“The Death of Kings” by Rennie Airth


By Rennie Airth

In the year 1938, in Kent, England, a lovely actress by the name of Portia Blake is murdered at the estate of Sr. Jack Jessup—a close friend of the Prince of Wales. An ex-convict is arrested for the crime, immediately convicted, and the case is closed in what most people would call the blink of an eye. It seems that Owen Norris, a traveling farmworker with a history of violent behavior against women, confessed to Blake’s murder. Of course, nothing could be that easy.

It is years later. John Madden, retired and extremely happy about being so, is asked by Chief Inspector Angus Sinclair to look into an anonymous letter he receives that suggests Norris was actually innocent back then. The letter also contains a jade necklace that was supposedly around the victim’s neck back in 1938, and disappeared.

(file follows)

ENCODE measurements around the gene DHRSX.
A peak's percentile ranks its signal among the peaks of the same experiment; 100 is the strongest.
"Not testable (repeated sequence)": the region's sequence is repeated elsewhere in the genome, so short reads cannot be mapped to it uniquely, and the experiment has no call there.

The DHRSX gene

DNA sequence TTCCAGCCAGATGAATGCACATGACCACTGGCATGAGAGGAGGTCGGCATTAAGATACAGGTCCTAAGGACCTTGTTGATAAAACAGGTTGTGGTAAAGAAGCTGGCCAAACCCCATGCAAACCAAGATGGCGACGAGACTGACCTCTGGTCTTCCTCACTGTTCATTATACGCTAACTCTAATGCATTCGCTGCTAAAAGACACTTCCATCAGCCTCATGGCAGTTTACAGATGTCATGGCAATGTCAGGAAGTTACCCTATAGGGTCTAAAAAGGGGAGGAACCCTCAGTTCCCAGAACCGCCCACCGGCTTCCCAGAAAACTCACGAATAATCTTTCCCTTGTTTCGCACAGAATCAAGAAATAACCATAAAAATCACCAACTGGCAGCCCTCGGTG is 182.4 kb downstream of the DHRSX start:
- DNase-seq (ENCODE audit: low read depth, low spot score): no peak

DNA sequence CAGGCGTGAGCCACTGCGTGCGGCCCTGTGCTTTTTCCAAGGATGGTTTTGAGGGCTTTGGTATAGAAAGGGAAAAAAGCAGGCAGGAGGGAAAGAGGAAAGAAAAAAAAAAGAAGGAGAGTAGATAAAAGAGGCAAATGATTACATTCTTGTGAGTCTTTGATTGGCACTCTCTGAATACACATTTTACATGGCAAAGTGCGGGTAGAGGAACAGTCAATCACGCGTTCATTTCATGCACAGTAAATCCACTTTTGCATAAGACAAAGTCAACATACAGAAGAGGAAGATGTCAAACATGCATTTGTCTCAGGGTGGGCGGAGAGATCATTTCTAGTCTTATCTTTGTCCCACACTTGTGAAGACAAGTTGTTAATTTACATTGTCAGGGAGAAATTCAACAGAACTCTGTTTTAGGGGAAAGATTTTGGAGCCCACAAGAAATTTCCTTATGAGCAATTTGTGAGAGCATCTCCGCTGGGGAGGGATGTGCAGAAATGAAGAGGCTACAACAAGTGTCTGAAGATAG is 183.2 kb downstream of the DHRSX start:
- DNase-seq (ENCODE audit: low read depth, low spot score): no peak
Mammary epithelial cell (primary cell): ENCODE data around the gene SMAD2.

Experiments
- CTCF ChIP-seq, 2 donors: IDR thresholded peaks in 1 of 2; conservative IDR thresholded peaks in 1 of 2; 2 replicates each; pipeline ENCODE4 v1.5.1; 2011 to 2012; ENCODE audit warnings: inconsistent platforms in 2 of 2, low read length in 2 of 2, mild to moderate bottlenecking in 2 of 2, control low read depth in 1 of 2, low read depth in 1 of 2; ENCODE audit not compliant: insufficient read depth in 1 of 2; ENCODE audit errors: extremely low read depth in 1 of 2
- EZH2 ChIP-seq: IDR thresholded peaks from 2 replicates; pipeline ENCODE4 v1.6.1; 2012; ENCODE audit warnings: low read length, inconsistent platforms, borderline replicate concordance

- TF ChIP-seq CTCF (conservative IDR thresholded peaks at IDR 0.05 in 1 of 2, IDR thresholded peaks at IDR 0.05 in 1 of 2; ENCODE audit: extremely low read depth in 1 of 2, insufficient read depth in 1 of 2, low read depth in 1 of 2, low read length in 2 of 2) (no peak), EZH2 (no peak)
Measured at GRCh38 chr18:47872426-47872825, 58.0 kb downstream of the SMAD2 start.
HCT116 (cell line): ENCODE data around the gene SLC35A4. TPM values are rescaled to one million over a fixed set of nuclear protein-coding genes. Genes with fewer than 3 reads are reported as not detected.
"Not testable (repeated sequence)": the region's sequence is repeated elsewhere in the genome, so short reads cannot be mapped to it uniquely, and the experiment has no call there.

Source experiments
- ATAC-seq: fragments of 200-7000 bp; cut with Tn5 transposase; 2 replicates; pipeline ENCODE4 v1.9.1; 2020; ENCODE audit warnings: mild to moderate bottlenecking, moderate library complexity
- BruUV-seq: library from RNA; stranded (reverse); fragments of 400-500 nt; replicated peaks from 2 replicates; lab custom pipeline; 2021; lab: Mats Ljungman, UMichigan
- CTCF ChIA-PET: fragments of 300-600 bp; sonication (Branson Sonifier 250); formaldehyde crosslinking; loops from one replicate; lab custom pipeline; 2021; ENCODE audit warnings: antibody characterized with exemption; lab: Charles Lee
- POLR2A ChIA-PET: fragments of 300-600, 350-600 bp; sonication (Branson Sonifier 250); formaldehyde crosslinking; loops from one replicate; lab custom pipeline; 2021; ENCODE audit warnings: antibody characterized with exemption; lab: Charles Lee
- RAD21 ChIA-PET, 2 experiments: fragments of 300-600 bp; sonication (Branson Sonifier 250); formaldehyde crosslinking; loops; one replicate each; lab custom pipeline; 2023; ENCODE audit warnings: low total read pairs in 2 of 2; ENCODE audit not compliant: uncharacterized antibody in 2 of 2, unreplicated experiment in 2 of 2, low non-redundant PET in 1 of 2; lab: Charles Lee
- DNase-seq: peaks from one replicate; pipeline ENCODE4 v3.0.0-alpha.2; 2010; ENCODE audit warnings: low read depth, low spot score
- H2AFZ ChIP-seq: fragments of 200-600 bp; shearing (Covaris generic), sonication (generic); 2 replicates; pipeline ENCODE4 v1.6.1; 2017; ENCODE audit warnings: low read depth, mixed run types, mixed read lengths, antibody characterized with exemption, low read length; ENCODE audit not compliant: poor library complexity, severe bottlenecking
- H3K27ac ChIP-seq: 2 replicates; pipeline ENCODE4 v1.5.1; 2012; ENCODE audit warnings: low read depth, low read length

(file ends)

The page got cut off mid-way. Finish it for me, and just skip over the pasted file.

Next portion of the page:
Although Madden doesn’t have any official status anymore, he still agrees to snoop around quietly, hoping to find evidence that would call for a reopening of the case. This will be quite a job, seeing as that eleven years have passed since the crime, and the people who have passed away that were involved makes it difficult to re-interview them.

There’s no proof that the necklace is the same one Portia was wearing the night she was murdered; the man who originally confessed to the crime had stopped the police from following other leads at the time and, worst of all, the man who confessed has already been executed. With all of these issues on his plate, Madden visits the crime scenes and interviews as many people as he can. But it’s when another anonymous letter is received that Scotland Yard finally agrees to reopen the case, taking the police in an entirely different direction.

This is the fifth book in this series and fans will come away with a deep desire to meet up with Madden again.

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